Caregivers often are so busy caring for others that they tend to neglect their own emotional and physical health. And we’re not just talking about doctors and nurses in the medical field. There are 43.5 million informal caregivers in the U.S.—defined as a spouse, partner, family member, friend or neighbor involved in assisting others with activities of daily living and/or medical tasks.2
Add other work demands and personal responsibilities, and this pressure and worry can quickly escalate into unhealthy, long-term stress and burnout.
Even if you work in the medical field and you know an incredible amount about the care and keeping of mental and physical health, it never hurts to routinely check-in with yourself and talk with a doctor about your stress levels.
As a caregiver, you must take care of yourself to better take care of others.
Practical Takeaways for Leaders
No matter the job or the industry you work in, jobs can become incredibly stressful. With so much on your plate, deadlines to meet, meetings to attend, and your entire personal life to upkeep, burnout is ready to knock at the door if you don’t know the signs and aren’t prepared to take the necessary steps to level everything out.
Here are some practical ways to help your employee workforce prevent burnout:
Communicate with your employees by holding regular group and one-on-one meetings. Dig deep to understand how the team and individuals are doing on multiple levels, including how their workload is fairing, how they’re feeling, and what support they need in the coming week and month.
If they are feeling burned out or worse, encourage them to talk with their doctor about how they're feeling to devise a plan to get back on track, find appropriate support and return to a healthy mental and physical state.
Be sure to also address the topic of burnout and balance regularly and emphasize how nothing is more important than their physical and mental health – so if they are struggling in any capacity and need help, they will receive it.
Motivate your employees by empowering them to get their work done in a manner that best suits them. You can also stimulate your employees by encouraging stress relievers, getting fresh air multiple times a day, taking periodic breaks during the workday to focus on their physical and mental health, and taking vacation days.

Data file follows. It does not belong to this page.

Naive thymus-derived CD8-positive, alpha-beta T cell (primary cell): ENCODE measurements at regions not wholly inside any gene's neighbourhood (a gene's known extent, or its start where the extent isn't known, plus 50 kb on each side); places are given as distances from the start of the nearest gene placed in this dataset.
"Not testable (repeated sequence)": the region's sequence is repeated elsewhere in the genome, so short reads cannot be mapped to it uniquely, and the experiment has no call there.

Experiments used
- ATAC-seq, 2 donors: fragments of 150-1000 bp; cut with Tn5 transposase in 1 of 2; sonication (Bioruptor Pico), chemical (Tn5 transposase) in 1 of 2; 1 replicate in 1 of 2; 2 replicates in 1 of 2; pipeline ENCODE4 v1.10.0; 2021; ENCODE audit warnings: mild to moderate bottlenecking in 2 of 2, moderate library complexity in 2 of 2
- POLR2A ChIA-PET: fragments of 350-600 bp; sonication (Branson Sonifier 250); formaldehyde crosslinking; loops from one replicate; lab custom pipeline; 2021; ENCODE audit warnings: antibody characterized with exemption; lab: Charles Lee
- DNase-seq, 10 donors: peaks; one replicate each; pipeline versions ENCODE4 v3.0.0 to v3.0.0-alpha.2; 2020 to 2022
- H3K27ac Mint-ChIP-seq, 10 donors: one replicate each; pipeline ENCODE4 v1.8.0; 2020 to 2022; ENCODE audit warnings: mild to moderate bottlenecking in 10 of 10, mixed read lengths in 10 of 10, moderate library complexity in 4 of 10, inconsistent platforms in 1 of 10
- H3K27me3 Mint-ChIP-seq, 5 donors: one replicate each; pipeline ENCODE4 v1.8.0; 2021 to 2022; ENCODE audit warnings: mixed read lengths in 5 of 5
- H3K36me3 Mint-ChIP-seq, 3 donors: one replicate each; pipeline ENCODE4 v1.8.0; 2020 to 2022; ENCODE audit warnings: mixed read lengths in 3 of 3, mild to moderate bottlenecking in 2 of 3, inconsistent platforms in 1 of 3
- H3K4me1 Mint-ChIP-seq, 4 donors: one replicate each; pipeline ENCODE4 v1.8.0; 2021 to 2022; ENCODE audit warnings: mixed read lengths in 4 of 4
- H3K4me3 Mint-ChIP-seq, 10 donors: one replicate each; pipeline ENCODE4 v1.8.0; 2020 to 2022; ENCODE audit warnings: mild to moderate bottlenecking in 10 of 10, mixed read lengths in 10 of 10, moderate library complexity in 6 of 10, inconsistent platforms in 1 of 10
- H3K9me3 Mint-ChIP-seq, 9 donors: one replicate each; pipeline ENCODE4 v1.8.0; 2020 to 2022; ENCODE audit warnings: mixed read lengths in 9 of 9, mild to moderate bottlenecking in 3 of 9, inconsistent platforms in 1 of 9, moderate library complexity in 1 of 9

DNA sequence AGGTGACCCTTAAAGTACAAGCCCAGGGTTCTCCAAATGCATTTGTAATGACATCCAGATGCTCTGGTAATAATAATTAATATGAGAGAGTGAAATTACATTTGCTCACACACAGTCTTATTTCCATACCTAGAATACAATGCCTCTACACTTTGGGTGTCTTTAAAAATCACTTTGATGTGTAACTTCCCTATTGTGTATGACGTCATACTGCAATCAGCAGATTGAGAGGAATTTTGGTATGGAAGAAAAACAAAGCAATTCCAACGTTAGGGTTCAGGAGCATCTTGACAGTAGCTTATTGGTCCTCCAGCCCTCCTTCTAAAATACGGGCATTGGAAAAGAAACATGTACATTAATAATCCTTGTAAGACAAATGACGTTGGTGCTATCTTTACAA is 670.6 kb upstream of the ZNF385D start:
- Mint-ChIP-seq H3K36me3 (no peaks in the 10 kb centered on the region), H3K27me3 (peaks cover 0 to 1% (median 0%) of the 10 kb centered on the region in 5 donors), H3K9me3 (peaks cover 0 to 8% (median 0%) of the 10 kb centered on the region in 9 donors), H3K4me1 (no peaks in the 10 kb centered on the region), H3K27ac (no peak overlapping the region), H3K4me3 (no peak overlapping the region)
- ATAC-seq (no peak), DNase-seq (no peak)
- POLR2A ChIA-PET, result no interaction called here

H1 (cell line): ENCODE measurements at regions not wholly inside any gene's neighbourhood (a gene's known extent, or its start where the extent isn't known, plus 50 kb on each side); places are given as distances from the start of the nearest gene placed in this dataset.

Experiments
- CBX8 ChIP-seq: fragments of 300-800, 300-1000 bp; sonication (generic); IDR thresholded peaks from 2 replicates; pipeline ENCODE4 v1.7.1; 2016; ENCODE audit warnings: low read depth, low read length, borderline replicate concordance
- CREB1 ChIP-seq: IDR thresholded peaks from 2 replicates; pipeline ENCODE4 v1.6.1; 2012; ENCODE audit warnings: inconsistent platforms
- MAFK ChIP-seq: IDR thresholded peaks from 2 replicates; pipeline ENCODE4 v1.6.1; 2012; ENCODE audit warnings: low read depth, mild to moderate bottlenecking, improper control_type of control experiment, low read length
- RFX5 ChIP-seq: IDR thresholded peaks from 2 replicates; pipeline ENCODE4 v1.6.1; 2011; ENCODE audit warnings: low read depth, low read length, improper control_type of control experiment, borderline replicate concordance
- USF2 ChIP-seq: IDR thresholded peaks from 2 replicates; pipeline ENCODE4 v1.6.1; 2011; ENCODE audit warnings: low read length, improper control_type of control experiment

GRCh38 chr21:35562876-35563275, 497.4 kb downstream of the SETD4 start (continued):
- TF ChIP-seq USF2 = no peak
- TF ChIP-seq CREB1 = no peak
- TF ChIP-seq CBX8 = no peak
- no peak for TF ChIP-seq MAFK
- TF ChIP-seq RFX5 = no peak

Lead your employees by assigning tasks accordingly, setting healthy limits by discouraging unnecessary overtime, encouraging good self-care, participation in an employee wellness program and utilization of your EAP.
What are you doing to prevent employee burnout in your organization?
Your workplace is meant for great things. Don’t let burnout get in the way.
Once you can identify what creates the workplace stress that leads to burnout, you can confront those issues on multiple organizational levels and implement effective organizational measures to address and prevent it.
It’s time to create a thriving and sustainable culture of wellness within your organization.
Your workplace wellness program will play an integral role in helping every member of your workforce manage stress and forge a healthier, more productive career within your organization.
To help target employees’ stress and improve their overall resiliency, consider Stress Free Now, a proven, internet-based stress management program developed by Cleveland Clinic that effectively reduces stress over the long term.
Learn more about Stress Free Now by watching the video below, or schedule a demo to learn more about the Cleveland Clinic | Bravo wellness program.
1Harvard Business Review. Employee Burnout Is a Problem with the Company, Not the Person. Accessed September 10, 2019. https://hbr.org/2017/04/employee-burnout-is-a-problem-with-the-company-not-the-person.
2Family Caregiver Alliance. Caregiver Statistics: Demographics. Accessed November 27, 2019. https://www.caregiver.org/caregiver-statistics-demographics